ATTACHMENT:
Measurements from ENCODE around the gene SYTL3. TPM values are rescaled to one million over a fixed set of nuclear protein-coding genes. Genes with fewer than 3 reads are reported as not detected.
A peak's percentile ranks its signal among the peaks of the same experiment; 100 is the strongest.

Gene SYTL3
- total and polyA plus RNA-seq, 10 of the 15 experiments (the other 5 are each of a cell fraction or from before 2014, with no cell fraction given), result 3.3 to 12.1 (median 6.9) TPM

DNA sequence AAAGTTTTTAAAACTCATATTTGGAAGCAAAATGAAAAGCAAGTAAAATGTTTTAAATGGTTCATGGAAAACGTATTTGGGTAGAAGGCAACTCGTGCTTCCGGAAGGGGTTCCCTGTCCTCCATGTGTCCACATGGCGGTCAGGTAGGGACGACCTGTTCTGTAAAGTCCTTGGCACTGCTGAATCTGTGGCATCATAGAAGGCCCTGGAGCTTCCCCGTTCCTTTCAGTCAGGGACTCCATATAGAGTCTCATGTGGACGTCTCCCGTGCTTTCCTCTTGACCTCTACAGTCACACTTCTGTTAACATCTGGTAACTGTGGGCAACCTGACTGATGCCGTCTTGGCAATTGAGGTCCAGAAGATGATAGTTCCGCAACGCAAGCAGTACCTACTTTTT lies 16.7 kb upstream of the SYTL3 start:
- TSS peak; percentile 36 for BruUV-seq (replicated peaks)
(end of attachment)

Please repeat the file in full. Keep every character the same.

Measurements from ENCODE around the gene SYTL3. TPM values are rescaled to one million over a fixed set of nuclear protein-coding genes. Genes with fewer than 3 reads are reported as not detected.
A peak's percentile ranks its signal among the peaks of the same experiment; 100 is the strongest.

Gene SYTL3
- total and polyA plus RNA-seq, 10 of the 15 experiments (the other 5 are each of a cell fraction or from before 2014, with no cell fraction given), result 3.3 to 12.1 (median 6.9) TPM

DNA sequence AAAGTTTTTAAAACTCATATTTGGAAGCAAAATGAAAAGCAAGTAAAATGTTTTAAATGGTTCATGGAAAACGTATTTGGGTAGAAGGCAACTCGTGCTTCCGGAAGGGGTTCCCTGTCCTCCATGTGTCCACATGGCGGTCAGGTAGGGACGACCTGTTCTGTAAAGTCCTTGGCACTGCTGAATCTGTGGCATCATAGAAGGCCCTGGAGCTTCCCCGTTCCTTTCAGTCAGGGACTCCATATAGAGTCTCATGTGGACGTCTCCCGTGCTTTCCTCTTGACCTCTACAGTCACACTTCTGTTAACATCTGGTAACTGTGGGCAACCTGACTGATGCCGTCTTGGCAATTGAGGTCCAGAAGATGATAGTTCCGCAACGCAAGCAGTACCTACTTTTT lies 16.7 kb upstream of the SYTL3 start:
- TSS peak; percentile 36 for BruUV-seq (replicated peaks)